The university expects to benefit both directly and indirectly from its involvement in the university and family audit. For example, the audit certificate will be used to promote the university as an attractive employer for highly sought-after researchers. In a situation where competition between universities is increasing, this is considered as an important advantage.

Issues, challenges and lessons learned

With regard to reconciliation issues, a university differs from most other employers in a number of ways. Firstly, at a university, reconciliation is an issue not only for employees, but also for students. Both target groups need to be covered by means of effective measures for improving reconciliation. At the University of Graz, both groups have been surveyed (separately) about their needs with regard to family responsibilities, including care for adult dependents. Before a survey assessing care-related needs is conducted, it is important that the organisation is committed to respond on its findings. Otherwise there is the risk that employees will become frustrated. The University of Graz has found that the employee survey worked well to raise awareness about the issue of work–care reconciliation among internal stakeholders. It also found that this has created momentum for the introduction of specific measures, such as the online information portal.

A second issue is that, unlike private sector companies, universities are subject to directives from the state on how to deal with reconciliation issues. Moreover, the Austrian universities are bound by a performance agreement with the Ministry which explicitly asks them to set up structures and processes for supporting work–family balance. This is a lever which the government can use to advance the issue of work–care reconciliation in the future, if it decides to do so.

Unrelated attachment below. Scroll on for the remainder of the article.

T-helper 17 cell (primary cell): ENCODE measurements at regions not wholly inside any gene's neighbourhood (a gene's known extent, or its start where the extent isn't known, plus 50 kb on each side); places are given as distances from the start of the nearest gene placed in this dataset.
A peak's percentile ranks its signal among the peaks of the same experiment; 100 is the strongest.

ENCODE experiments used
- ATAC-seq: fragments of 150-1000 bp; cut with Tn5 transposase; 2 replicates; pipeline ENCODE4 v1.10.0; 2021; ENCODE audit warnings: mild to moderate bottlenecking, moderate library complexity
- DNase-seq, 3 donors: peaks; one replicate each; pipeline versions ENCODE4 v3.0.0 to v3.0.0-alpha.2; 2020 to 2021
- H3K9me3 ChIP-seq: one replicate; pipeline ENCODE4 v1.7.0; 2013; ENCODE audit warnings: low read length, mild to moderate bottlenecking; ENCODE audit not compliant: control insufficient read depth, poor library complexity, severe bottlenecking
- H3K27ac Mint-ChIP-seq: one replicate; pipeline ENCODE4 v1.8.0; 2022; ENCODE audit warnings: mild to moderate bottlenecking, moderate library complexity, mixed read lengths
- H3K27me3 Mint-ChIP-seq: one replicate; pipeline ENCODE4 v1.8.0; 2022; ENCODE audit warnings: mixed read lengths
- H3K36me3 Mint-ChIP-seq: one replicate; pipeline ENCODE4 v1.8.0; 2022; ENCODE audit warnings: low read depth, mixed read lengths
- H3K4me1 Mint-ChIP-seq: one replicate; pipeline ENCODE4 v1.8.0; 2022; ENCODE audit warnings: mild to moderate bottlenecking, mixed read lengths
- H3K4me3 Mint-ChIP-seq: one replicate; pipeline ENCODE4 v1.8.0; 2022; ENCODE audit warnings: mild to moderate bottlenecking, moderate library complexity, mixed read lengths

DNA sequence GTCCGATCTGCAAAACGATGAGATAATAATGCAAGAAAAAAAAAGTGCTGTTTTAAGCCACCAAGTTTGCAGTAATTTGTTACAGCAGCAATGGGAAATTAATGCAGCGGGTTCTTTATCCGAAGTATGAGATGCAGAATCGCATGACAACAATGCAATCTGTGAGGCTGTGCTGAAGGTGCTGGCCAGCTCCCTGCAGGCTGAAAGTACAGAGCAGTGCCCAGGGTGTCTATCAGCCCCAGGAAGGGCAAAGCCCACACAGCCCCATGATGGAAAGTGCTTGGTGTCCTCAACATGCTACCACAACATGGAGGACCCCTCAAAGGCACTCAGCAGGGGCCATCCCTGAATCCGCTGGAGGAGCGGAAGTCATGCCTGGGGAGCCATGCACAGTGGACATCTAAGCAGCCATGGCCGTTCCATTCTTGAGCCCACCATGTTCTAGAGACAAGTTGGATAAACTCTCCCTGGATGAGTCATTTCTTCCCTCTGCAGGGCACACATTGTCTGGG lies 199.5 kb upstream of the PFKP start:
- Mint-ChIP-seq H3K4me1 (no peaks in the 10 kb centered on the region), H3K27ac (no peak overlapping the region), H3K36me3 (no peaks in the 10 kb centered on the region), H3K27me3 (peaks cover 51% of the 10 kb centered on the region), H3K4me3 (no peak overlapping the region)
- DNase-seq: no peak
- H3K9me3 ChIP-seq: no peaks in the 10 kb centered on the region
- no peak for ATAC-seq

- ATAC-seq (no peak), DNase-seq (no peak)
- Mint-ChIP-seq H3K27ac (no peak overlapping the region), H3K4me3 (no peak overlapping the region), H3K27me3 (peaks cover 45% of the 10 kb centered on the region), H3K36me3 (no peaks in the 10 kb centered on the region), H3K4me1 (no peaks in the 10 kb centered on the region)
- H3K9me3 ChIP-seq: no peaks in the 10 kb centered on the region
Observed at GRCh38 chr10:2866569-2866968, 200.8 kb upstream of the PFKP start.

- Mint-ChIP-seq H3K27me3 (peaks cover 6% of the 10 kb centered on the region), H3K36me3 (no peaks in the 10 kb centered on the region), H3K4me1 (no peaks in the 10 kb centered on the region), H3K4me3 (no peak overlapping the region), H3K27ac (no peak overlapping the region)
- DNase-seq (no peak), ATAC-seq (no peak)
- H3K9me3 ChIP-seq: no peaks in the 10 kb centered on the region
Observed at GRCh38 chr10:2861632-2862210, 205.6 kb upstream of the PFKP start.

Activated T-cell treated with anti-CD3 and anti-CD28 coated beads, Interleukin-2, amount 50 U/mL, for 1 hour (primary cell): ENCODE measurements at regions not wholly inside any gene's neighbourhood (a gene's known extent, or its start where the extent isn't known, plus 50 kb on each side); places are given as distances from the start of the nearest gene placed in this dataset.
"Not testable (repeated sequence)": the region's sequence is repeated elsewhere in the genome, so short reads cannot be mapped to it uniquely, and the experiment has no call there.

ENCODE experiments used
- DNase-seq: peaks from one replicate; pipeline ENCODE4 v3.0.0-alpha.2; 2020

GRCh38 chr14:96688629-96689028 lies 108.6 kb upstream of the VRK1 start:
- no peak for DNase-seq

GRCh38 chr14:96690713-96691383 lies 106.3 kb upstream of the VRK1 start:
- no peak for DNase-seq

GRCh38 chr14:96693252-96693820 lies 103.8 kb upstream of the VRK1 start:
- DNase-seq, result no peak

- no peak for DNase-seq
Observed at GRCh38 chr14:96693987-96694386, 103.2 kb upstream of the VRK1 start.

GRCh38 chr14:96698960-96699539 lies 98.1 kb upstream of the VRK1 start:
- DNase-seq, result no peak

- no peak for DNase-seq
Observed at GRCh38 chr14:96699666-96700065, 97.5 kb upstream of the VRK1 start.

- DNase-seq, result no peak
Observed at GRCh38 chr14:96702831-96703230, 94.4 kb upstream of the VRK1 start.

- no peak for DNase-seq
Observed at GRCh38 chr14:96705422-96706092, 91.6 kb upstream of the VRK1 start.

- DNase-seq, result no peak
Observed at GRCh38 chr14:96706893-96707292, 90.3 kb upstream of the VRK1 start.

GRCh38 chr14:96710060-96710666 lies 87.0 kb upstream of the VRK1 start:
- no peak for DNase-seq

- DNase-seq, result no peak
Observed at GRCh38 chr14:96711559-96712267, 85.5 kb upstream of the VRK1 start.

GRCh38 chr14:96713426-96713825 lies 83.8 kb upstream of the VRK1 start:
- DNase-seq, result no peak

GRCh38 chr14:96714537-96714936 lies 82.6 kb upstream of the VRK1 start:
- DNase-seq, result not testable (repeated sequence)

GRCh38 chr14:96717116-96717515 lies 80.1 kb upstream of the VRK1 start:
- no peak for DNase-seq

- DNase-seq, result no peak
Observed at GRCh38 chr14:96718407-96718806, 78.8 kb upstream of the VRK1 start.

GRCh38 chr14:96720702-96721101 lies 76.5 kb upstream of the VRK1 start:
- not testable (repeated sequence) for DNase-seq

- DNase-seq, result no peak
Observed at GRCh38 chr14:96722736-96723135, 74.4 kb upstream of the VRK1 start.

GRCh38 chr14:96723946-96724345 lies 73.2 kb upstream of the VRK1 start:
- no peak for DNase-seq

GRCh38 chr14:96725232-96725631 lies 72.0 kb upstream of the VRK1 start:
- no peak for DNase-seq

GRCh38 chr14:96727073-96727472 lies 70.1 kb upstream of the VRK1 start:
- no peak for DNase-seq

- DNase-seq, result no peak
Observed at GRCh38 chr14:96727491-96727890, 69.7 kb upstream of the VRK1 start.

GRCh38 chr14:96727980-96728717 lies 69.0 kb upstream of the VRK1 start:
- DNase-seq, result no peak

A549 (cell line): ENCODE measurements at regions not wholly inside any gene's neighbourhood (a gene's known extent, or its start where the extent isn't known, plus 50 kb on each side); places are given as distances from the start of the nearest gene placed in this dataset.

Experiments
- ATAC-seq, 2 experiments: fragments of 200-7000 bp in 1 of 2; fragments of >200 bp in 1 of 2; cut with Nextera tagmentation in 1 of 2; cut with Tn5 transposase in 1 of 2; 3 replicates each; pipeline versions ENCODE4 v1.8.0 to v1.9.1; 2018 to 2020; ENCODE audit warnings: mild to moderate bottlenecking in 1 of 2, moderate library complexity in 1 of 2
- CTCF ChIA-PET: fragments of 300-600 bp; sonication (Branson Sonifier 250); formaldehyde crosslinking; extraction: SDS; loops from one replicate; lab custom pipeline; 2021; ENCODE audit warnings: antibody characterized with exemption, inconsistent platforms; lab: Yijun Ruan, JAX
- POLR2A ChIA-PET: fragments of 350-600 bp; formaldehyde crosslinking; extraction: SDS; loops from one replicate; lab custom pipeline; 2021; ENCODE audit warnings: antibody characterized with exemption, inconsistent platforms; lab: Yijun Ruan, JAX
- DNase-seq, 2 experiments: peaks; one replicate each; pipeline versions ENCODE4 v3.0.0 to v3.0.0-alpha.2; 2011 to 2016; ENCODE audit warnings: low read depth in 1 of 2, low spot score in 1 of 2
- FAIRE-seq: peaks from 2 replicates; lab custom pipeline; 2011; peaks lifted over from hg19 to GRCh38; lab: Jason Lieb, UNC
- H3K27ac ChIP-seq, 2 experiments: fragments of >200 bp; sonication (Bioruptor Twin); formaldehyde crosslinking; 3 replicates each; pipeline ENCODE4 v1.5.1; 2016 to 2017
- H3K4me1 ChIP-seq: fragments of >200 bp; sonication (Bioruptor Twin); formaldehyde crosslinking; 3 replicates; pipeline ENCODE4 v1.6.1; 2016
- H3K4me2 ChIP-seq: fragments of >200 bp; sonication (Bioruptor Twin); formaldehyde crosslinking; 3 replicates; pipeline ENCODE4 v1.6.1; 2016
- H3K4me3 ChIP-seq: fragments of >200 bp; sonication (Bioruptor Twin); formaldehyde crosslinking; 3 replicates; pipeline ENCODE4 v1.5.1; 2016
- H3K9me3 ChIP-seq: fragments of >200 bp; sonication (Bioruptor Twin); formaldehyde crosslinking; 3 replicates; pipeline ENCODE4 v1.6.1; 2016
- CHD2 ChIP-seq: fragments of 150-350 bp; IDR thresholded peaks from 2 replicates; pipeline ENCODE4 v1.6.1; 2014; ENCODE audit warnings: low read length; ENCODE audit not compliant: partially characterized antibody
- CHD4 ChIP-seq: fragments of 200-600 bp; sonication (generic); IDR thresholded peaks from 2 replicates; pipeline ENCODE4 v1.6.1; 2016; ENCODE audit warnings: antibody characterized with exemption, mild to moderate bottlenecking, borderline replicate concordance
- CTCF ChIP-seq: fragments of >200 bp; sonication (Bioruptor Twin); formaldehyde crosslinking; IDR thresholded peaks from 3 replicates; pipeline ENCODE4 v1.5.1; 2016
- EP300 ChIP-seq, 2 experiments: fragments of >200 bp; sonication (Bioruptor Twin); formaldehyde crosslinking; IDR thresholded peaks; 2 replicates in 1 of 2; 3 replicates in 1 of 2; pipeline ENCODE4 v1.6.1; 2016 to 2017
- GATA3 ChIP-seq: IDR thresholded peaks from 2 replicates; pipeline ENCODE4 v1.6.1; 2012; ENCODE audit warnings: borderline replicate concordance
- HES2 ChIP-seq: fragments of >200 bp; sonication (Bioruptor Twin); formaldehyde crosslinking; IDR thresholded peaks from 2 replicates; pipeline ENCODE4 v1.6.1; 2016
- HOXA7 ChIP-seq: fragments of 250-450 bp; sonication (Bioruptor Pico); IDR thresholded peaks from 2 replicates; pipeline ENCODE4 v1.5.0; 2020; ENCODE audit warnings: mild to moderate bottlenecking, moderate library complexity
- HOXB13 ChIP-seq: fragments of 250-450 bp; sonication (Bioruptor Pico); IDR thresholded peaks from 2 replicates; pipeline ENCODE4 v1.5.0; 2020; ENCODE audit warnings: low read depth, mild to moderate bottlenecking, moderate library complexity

Thirdly, many Austrian universities are conducting research about issues such as gender equality, work–life reconciliation and ageing workers. This can provide them with an empirical justification for acting on this issue. A number of professors and doctoral students at the University of Graz are conducting research which has some bearing on the reconciliation issue. This has acted as a catalyst for the improvement of available support measures.

A lack of funding for initiatives aiming to improve work–care reconciliation is seen as a major barrier. Participation in the audit process itself requires the input of an organisation’s own resources. In general, it proves to be easier in Austria to obtain such funding from federal (national) sources than at regional (Länder) or local (municipalities) level.

One of the key tasks for the near future will be to set up cooperation agreements and networks with local and regional providers of services for family carers.

Sources

Case study author:

  • Karsten Gareis, empirica GmbH, Bonn

Interviewee :

  • Monika Sträußlberger, Childcare Officer, Universität Graz, conducted on 11 February 2011.

Online sources:

Sources not available online:

  • Kreimer, M. and Meier, I. “‘Die Angehörigen wissen am besten was gut ist’ – Eine Analyse des Systems der familiären Langzeitpflege und dessen Auswirkungen auf die Lage pflegender Angehöriger”. 2011. Graz: Leykam. [Study results in book format]